You'd expect a story of three recently paralyzed men to put the squeeze on your heartstrings. So it comes as a relief to discover that The Waterdance, a fitfully engaging anecdotal drama starring Eric Stoltz, William Forsythe, and Wesley Snipes as paraplegics who struggle to regain touch with some sort of life, is as dry-eyed as a movie can be. The opening sequence is a revelation: Joel (Stoltz), a handsome young fiction writer who has broken his neck and fractured his spinal cord during a hiking trip, is wheeled through a rehabilitation clinic in Los Angeles, and for about 15 minutes the camera practically welds itself to his face, duplicating the silent horror of his fixed vantage. The counterpoint between that eerie, motionless view and Joel's wisecracking temperament-up till now, he has completely repressed his sorrow is devastating.
Written and codirected by Neal Jimenez, who scripted River's Edge and became paralyzed himself following an accident in 1984, The Waterdance is an honest, almost confessional attempt to deal with the overwhelming change in identity the shift in how the world sees you, and in how you see the world that results from being in a wheelchair. The movie is stirringly candid on such matters as the sex lives of paraplegics. Joel is in the midst of a serious love affair with a married woman (Helen Hunt), and when they go to a motel to make love for the first time after his accident, the scene is tender and wounding.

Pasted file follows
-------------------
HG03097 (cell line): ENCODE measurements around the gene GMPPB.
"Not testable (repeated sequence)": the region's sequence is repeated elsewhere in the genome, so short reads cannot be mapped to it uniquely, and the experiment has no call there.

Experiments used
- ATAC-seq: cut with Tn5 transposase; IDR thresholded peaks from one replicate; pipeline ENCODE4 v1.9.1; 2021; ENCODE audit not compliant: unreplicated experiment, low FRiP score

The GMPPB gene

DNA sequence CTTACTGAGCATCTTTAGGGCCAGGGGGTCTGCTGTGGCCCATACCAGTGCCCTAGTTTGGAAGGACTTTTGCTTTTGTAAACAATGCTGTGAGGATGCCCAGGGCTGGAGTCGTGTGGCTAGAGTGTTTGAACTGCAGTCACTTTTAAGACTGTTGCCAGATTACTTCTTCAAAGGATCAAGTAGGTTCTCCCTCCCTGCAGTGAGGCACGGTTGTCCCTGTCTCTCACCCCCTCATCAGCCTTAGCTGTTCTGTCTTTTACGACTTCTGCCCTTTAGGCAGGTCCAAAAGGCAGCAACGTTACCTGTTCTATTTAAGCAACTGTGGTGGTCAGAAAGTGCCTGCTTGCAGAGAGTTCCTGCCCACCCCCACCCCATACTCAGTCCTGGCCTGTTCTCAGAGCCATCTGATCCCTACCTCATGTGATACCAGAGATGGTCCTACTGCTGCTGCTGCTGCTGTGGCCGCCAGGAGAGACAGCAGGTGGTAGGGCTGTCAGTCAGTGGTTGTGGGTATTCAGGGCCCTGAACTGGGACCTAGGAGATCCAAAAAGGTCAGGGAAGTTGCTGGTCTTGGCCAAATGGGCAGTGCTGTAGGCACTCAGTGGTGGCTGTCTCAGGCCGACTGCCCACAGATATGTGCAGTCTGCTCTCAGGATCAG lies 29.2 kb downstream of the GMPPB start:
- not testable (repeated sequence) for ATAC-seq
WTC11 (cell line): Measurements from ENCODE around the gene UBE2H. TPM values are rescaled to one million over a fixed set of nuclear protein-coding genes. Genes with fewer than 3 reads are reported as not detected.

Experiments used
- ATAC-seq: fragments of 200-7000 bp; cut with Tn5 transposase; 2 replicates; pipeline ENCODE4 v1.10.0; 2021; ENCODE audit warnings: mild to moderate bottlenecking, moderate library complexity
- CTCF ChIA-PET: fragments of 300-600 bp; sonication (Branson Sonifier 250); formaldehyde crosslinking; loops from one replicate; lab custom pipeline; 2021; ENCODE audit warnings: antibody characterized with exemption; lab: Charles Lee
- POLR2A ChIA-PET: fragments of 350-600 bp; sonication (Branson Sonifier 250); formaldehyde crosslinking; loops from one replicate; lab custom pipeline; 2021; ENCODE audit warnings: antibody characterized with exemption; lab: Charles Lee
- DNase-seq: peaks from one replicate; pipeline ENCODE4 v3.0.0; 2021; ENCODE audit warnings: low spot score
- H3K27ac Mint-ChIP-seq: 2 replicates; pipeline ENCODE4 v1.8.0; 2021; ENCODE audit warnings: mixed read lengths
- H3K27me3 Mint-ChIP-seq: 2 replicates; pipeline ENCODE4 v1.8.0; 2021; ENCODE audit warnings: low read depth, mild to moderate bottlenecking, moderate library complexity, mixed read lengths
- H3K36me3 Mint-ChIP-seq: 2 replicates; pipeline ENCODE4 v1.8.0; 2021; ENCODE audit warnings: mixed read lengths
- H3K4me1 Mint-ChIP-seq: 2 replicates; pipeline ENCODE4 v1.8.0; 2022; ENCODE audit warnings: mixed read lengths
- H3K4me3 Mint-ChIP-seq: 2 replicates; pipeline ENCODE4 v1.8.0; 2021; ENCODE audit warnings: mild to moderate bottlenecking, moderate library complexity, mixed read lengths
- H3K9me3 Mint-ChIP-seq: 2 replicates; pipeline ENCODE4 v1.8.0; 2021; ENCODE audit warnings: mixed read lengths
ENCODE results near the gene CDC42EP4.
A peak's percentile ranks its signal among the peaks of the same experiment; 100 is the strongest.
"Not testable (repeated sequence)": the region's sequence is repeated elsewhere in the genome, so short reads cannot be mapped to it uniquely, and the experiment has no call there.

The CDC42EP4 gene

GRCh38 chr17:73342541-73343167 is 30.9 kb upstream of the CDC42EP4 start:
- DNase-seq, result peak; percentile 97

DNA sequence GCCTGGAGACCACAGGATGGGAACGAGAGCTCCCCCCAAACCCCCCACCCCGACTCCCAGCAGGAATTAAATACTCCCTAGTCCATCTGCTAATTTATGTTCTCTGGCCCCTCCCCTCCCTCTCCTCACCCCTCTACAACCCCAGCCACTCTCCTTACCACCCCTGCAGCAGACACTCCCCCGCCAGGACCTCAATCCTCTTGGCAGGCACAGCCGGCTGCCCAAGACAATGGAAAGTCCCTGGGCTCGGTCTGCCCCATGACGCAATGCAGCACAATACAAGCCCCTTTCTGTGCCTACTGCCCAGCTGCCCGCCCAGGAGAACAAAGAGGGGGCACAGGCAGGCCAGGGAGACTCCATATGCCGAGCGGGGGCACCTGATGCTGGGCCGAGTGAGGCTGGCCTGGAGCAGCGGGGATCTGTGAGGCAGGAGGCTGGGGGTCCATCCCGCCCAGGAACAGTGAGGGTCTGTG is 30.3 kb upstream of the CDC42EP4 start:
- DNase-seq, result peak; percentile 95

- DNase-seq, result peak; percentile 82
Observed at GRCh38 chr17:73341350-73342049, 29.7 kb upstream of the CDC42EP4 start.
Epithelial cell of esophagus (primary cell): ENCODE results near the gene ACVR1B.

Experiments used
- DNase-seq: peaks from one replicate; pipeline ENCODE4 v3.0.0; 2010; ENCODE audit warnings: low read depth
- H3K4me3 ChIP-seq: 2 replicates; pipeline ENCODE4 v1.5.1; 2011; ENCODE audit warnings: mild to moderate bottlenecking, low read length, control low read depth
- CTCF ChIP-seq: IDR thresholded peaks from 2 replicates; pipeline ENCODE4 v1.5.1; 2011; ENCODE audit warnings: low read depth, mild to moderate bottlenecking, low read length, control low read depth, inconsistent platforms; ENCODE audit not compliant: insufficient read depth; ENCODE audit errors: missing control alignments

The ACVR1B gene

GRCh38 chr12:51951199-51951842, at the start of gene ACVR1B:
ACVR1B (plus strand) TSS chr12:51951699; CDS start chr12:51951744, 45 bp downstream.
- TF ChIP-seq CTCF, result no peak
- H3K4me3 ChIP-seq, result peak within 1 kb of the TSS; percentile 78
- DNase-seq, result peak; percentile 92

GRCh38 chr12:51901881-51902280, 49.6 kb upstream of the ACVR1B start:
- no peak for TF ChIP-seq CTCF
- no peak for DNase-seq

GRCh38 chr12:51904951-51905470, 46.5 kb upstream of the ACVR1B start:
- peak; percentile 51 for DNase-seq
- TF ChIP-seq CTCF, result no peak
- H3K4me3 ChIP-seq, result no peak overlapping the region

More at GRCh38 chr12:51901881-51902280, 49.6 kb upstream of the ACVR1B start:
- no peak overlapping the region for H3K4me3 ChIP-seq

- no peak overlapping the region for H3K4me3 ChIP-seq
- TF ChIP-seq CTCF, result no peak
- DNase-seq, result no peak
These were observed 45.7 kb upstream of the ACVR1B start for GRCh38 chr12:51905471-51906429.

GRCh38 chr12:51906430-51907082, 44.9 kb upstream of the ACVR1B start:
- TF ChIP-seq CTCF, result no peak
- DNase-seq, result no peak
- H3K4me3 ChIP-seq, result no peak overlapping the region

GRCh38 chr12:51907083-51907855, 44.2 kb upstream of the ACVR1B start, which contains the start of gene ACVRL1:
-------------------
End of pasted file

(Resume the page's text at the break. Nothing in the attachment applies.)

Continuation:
The Waterdance is scrupulous about avoiding cheap sentiment. After a while, though, you may start to feel it's avoiding well-earned sentiment as well. Aside from the physical details of rehabilitation, the characters remain sketchy and ''representative''; their personalities are never fully fleshed out. (I was reminded, by contrast, of 1985's Mask, which also starred Stoltz, and which gave you a far greater sense of its scarred hero as an individual.) It helps to have a cast as good as this one. Stoltz, his chiseled features concealed behind a scraggly goatee, conjures up a rueful, sardonic anger, and Forsythe, as the loutish biker who becomes Joel's buddy, uses his doughy body and desolate pirate's stare to suggest a man who finds his already petty existence made insupportably small. B-